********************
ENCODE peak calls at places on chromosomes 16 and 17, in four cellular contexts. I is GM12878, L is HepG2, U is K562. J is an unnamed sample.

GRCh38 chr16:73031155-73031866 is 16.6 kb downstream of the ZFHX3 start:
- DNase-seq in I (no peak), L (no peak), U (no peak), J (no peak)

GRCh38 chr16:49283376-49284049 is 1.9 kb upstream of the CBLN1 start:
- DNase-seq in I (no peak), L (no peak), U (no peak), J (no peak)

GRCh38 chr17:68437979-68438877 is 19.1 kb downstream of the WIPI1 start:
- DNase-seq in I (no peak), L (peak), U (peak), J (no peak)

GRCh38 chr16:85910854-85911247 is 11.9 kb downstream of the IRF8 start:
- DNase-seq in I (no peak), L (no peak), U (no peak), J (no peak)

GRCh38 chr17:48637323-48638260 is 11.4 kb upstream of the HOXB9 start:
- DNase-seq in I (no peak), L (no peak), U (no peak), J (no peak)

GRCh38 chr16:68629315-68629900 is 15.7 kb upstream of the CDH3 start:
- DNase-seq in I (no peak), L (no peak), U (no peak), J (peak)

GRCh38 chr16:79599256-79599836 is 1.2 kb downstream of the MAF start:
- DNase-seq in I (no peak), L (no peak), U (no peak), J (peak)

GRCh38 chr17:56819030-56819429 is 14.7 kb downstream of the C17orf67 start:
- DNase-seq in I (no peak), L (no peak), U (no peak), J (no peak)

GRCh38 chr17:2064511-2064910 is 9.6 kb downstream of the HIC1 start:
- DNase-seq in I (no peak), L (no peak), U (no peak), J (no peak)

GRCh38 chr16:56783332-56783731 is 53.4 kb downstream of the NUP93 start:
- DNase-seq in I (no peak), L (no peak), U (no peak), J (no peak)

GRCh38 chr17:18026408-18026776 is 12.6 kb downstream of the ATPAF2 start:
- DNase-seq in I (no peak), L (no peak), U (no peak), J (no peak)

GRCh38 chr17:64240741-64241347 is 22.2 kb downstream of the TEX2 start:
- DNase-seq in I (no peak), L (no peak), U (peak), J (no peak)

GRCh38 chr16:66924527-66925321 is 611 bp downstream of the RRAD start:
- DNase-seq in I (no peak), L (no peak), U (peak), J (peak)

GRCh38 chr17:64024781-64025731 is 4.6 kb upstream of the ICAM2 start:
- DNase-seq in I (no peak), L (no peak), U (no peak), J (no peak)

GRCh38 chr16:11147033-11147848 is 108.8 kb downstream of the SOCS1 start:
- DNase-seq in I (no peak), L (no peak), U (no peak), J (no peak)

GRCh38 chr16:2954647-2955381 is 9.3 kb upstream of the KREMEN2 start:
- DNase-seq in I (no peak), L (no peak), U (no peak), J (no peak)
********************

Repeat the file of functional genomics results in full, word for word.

ENCODE peak calls at places on chromosomes 16 and 17, in four cellular contexts. I is GM12878, L is HepG2, U is K562. J is an unnamed sample.

GRCh38 chr16:73031155-73031866 is 16.6 kb downstream of the ZFHX3 start:
- DNase-seq in I (no peak), L (no peak), U (no peak), J (no peak)

GRCh38 chr16:49283376-49284049 is 1.9 kb upstream of the CBLN1 start:
- DNase-seq in I (no peak), L (no peak), U (no peak), J (no peak)

GRCh38 chr17:68437979-68438877 is 19.1 kb downstream of the WIPI1 start:
- DNase-seq in I (no peak), L (peak), U (peak), J (no peak)

GRCh38 chr16:85910854-85911247 is 11.9 kb downstream of the IRF8 start:
- DNase-seq in I (no peak), L (no peak), U (no peak), J (no peak)

GRCh38 chr17:48637323-48638260 is 11.4 kb upstream of the HOXB9 start:
- DNase-seq in I (no peak), L (no peak), U (no peak), J (no peak)

GRCh38 chr16:68629315-68629900 is 15.7 kb upstream of the CDH3 start:
- DNase-seq in I (no peak), L (no peak), U (no peak), J (peak)

GRCh38 chr16:79599256-79599836 is 1.2 kb downstream of the MAF start:
- DNase-seq in I (no peak), L (no peak), U (no peak), J (peak)

GRCh38 chr17:56819030-56819429 is 14.7 kb downstream of the C17orf67 start:
- DNase-seq in I (no peak), L (no peak), U (no peak), J (no peak)

GRCh38 chr17:2064511-2064910 is 9.6 kb downstream of the HIC1 start:
- DNase-seq in I (no peak), L (no peak), U (no peak), J (no peak)

GRCh38 chr16:56783332-56783731 is 53.4 kb downstream of the NUP93 start:
- DNase-seq in I (no peak), L (no peak), U (no peak), J (no peak)

GRCh38 chr17:18026408-18026776 is 12.6 kb downstream of the ATPAF2 start:
- DNase-seq in I (no peak), L (no peak), U (no peak), J (no peak)

GRCh38 chr17:64240741-64241347 is 22.2 kb downstream of the TEX2 start:
- DNase-seq in I (no peak), L (no peak), U (peak), J (no peak)

GRCh38 chr16:66924527-66925321 is 611 bp downstream of the RRAD start:
- DNase-seq in I (no peak), L (no peak), U (peak), J (peak)

GRCh38 chr17:64024781-64025731 is 4.6 kb upstream of the ICAM2 start:
- DNase-seq in I (no peak), L (no peak), U (no peak), J (no peak)

GRCh38 chr16:11147033-11147848 is 108.8 kb downstream of the SOCS1 start:
- DNase-seq in I (no peak), L (no peak), U (no peak), J (no peak)

GRCh38 chr16:2954647-2955381 is 9.3 kb upstream of the KREMEN2 start:
- DNase-seq in I (no peak), L (no peak), U (no peak), J (no peak)